Another Thought

Another Thought for the Day this week – this time a reflection on the Iona Celebrations of the 1450th Anniversary of the arrival of St Columba

‘Always wanted to go there … special place … on my bucket list’ Those were some of the reactions on Facebook when I said that I was going last weekend to Iona for the celebrations to mark the 1450th Anniversary of St Columba’s arrival. It’s a special island. George MacLeod, founder of the Iona Community, said that it was a ‘thin place’. He meant that it is a holy place – where earth and heaven, the mundane and the spiritual are very close. People of all kinds – of all faiths and none – feel it.

To read the whole script ….

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4 Responses to Another Thought

  1. Harry Monroe says:

    When I was still working, I was very privileged to be given the job in 1991, to design and build the original sound system in the Abbey. We spent a week there, and on our last evening, I was at the altar doing some final checking and there was a tangible feeling of ‘the thin place’. The next morning, at the jetty, I felt that I didn’t really want to leave. But leave I did, and the memory of that evening, in the silence, has remained with me for over 20 years.

    • david says:

      Strange isn’t it – I used to bother myself more about my objectivity when I found myself in the thinness somewhere or other. But I don’t worry now. There are two of our churches here which do it for me.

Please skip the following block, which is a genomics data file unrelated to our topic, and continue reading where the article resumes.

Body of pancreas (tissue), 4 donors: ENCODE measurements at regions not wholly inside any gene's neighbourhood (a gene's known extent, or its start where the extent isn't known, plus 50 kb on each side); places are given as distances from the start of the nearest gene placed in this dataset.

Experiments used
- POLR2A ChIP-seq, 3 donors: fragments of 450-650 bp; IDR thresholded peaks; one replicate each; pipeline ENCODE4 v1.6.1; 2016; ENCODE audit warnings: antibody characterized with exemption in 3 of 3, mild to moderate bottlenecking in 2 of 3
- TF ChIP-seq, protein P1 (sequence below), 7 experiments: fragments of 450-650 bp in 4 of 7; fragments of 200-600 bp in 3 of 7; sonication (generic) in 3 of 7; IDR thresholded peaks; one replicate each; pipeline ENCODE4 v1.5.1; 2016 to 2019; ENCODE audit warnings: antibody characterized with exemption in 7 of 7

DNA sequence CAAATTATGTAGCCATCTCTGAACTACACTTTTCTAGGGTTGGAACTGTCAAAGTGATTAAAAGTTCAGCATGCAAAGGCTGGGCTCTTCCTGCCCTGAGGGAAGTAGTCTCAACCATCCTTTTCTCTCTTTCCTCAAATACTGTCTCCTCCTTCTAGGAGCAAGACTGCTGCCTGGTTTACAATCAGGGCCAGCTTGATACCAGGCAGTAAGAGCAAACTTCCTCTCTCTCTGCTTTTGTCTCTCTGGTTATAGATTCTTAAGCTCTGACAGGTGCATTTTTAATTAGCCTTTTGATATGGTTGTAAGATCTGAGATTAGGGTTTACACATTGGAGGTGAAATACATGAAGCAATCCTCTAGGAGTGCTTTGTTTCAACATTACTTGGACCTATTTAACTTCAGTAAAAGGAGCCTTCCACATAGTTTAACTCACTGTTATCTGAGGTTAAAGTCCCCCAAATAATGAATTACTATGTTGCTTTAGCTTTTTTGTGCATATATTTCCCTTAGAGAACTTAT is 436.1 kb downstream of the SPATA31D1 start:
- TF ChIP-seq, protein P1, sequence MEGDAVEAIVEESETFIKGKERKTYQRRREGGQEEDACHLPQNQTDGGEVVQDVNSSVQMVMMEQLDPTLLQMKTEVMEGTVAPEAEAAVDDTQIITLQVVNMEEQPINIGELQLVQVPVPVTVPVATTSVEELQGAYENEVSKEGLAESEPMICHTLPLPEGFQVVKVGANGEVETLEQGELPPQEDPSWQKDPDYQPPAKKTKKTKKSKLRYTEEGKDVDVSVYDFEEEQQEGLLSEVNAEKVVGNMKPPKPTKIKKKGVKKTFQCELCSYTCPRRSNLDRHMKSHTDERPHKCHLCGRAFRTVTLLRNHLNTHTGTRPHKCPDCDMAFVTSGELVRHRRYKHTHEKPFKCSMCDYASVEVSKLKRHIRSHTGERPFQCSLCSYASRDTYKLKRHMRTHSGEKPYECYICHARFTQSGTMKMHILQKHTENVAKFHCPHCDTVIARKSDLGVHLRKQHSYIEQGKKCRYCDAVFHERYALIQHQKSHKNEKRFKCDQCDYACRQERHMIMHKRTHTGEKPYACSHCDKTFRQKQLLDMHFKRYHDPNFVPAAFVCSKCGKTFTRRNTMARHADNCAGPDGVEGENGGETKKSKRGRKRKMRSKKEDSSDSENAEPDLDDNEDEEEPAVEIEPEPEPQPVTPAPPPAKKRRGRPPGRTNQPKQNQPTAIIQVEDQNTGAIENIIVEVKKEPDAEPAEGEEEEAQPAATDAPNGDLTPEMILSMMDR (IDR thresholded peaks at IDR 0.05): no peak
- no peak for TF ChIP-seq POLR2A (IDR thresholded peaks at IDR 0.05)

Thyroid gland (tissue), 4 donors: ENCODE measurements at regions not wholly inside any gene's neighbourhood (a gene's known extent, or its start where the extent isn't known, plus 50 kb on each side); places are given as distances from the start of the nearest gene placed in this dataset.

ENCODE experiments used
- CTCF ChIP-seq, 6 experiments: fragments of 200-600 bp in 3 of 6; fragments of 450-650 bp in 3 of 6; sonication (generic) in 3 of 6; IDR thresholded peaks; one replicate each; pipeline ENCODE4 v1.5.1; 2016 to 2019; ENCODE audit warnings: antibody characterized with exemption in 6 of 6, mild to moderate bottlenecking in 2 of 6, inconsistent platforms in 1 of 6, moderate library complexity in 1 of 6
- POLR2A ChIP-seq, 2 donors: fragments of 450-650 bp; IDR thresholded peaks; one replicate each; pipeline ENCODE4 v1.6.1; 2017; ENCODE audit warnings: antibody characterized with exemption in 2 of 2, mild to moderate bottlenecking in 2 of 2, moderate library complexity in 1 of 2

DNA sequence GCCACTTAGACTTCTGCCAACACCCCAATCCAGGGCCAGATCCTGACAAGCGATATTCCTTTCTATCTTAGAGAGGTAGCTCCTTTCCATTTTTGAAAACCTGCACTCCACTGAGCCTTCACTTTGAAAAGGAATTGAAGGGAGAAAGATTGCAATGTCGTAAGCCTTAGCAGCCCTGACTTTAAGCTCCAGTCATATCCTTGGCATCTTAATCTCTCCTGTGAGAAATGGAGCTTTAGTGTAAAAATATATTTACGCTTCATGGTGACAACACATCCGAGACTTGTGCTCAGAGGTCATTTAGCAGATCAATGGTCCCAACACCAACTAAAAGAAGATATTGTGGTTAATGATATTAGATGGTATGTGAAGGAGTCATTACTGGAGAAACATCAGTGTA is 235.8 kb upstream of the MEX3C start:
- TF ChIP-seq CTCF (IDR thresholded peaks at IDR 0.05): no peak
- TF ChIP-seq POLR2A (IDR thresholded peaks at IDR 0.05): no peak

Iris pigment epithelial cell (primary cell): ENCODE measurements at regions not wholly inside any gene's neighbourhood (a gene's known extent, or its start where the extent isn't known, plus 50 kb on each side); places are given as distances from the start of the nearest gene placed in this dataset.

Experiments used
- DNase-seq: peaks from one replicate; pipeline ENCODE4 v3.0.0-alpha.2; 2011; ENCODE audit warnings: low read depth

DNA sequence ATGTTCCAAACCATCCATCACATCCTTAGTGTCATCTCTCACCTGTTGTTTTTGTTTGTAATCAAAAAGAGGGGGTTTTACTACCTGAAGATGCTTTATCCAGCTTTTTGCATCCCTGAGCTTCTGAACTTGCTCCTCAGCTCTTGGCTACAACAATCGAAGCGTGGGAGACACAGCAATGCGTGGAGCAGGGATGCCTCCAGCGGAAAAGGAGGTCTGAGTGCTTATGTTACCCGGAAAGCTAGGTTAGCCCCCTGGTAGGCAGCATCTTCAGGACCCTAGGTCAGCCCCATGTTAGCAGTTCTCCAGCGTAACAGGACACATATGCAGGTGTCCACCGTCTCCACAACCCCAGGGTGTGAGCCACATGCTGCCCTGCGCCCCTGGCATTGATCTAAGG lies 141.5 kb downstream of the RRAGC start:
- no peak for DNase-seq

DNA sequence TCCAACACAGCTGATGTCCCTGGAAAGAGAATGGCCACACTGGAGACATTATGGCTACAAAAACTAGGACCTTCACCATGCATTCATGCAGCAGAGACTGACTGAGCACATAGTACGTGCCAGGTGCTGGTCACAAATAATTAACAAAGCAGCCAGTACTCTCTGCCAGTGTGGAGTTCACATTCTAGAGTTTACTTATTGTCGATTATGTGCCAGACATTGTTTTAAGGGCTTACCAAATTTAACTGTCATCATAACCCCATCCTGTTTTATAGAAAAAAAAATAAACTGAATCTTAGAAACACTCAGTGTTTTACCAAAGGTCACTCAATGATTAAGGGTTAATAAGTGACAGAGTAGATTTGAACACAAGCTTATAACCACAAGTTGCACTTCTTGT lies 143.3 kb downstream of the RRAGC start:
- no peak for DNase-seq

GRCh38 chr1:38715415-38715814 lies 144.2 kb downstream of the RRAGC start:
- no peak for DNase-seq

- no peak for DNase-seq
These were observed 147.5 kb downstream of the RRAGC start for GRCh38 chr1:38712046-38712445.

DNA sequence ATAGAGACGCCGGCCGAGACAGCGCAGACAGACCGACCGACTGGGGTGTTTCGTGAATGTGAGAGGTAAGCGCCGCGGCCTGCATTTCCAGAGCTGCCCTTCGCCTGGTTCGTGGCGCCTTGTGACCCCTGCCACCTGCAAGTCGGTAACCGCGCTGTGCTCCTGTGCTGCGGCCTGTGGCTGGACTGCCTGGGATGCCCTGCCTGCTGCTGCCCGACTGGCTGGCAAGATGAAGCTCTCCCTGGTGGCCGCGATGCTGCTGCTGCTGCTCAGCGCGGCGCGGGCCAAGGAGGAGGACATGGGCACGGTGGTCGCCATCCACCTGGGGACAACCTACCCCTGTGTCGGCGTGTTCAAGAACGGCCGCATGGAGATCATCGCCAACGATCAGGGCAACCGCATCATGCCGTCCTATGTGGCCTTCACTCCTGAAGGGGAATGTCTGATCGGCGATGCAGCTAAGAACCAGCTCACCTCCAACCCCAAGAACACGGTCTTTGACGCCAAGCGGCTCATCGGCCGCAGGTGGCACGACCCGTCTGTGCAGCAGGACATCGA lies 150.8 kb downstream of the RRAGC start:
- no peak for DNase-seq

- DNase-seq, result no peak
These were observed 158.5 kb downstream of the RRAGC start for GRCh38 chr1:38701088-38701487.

2. Jimmy says:

    I’ve been to Iona and I’ve been to Govan old parish church. Although some structures may exude a resonance of former grace I believe it is more to do with the thinness of time rather than geography or buildings.
    This comes to mind –
    Sir,’ the woman said, ‘I can see that you are a prophet. Our ancestors worshipped on this mountain, but you Jews claim that the place where we must worship is in Jerusalem.’ ‘Woman,’ Jesus replied, ‘believe me, a time is coming when you will worship the Father neither on this mountain nor in Jerusalem. You Samaritans worship what you do not know; we worship what we do know, for salvation is from the Jews. Yet a time is coming and has now come when the true worshippers will worship the Father in the Spirit and in truth, for they are the kind of worshippers the Father seeks. God is spirit, and his worshippers must worship in the Spirit and in truth.’

    • david says:

      Thanks Jimmy

      I’m thinking about that. I wonder if the corollary is true – that thickness of time makes the divine presence seem remote. Which brings me back to my time in Northern Ireland and the sense that, in the presence of long and bitter memories, God seemed peculiarly absent. One thinks in both Ireland and South Africa of the ministry which they call the ‘healing of memories’

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